If you’ve hung around the Star Wars fandom long enough, you’re probably familiar with “Force ghosts.”
Harrison Ford (Han Solo) infamously knew nothing about these beings, expressing his absolute distaste for the Star Wars franchise, despite spending over 40 years of his life deeply entrenched in the galaxy far, far away.
In certain cases, powerful Jedi Masters are able to live on, in a way, after death, as an actual part of the Force. Over the years, there has been much debate and discussion surrounding these ethereal beings.
The first known Jedi to learn the secret of becoming one with the Force after death was Qui-Gon Jinn (Liam Neeson), who trained under a Shaman of the Whills.
Unfortunately, he had not completed his training when he was killed at the hands of Darth Maul (Ray Park) in Star Wars: Episode I – The Phantom Menace (1999), so he could was only able to manifest himself as a disembodied voice for quite some time.
However, Jinn was able to complete his training under Grand Master Yoda (Frank Oz) after death, thereby giving him the ability to appear to his former Padawan Obi-Wan Kenobi (Ewan McGregor) on Tatooine following the execution of Order 66.
Despite the fact that Force ghosts are a known entity within the Star Wars galaxy, questions about these non-corporeal beings still exist.
One of the most confusing things about Anakin Skywalker, for example, is that his Force ghost — despite presumably being immensely powerful following his redemption as Darth Vader — did not intervene earlier in the Star Wars sequel trilogy. As one recent article noted:
That’s particularly strange given the sequels are essentially an exploration of his legacy, with Kylo Ren [Adam Driver] and Rey [Daisy Ridley] representing different visions of who Anakin Skywalker really was. One sought to honor the way of the Sith, the other the way of the Jedi, and the tug-of-war between the two symbolically shattered Anakin Skywalker’s lightsaber in Star Wars: The Last Jedi. Palpatine [Ian McDiarmid] used visions of Darth Vader to manipulate Kylo Ren, while Rey claimed the Skywalker name in the end. And yet, despite all these connections, Anakin Skywalker remained silent.
Now, Adam Christopher’s new novel, “Star Wars: Shadow of the Sith”, has hit shelves and is delivering on its promise to clear up some of the plot holes in Disney’s divisive sequels. The book is set 17 years after Return of the Jedi, the same year young Rey winds up on Jakku.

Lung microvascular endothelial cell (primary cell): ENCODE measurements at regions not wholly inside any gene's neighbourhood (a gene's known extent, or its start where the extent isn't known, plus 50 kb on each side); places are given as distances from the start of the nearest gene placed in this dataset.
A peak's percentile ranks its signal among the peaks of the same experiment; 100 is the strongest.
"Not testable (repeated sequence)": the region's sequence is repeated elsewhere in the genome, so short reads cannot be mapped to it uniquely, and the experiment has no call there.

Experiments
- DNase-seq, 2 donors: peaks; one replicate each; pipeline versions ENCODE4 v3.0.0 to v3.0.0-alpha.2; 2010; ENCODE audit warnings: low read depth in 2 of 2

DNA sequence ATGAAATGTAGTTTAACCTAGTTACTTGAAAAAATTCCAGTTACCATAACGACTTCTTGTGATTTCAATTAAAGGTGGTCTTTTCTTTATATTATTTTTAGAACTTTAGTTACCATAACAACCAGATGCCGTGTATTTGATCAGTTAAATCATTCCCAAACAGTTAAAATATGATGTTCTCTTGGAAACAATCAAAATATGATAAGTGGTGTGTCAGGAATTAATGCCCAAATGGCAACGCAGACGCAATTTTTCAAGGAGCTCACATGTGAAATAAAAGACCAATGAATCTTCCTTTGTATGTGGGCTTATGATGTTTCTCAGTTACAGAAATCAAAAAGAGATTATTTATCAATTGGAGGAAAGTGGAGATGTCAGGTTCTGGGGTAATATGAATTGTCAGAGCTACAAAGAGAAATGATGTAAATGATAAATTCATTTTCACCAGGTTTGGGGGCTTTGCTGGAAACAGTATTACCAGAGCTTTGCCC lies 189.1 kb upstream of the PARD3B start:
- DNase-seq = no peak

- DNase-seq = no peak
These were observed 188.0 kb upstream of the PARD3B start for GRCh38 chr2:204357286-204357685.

Among the many immediate reactions to the story is the fact that it seems to explain the deeply confusing fact that Anakin’s Force ghost never intervened to help his children, Luke and Leia, in their continued fight against the First Order.
In “Shadow of the Sith,” Luke visits the “Seeing Stone” on Tython — the very same one Grogu visits in The Mandalorian — to try to catch a vision of Exegol, but he is unsurprisingly ambushed by Sith spirits. Anakin’s Force ghost appears to protect him, but the effort leaves him exhausted and, as the aforementioned article notes, he “hints the dark side forces on Exegol are affecting him.”
The article goes on to note:
Star Wars tie-ins have hinted the Sith knew how to capture Force Ghosts. It’s possible, then, that whatever happened to Anakin during his confrontation with the Sith spirits on Exegol led to his being imprisoned by the Sith, and he was unable to continue intervening in galactic events.
This would also explain why Palpatine was able to psychologically torture Ben Solo for years without fear of his grandfather’s wrath — this would explain yet another sequel trilogy plot hole.
Some found the story in Star Wars: Episode VII – The Force Awakens (2015), Star Wars: Episode VIII – The Last Jedi (2017), and Star Wars: Episode IX – The Rise of Skywalker (2019) to be stale and too reliant on nostalgia. Others thought the main characters — Rey (Daisy Ridley), Finn (John Boyega), and ace pilot Poe Dameron (Oscar Isaac) — were much too similar to the original trilogy’s core trio of Luke Skywalker (Mark Hamill), Princess Leia (Carrie Fisher), and Ford’s Solo.
Many fans felt that all of these issues could have remedied — at least to a certain degree — by more backstory surrounding what had happened to various Star Wars characters between the end of the original trilogy, Star Wars: Episode VI – Return of the Jedi (1983), and the start of the sequels approximately 25 years later.
This is where projects like Christopher’s new novel can truly shine.
More on “Star Wars: Shadow of the Sith”
The official description of “Shadow of the Sith” reads:
The Empire is dead. Nearly two decades after the Battle of Endor, the tattered remnants of Palpatine’s forces have fled to the farthest reaches of the galaxy. But for the heroes of the New Republic, danger and loss are ever-present companions, even in this newly forged era of peace.
Jedi Master Luke Skywalker is haunted by visions of the dark side, foretelling an ominous secret growing somewhere in the depths of space, on a dead world called Exegol. The disturbance in the Force is undeniable . . . and Luke’s worst fears are confirmed when his old friend Lando Calrissian comes to him with reports of a new Sith menace.
Have you read “Shadow of the Sith” yet?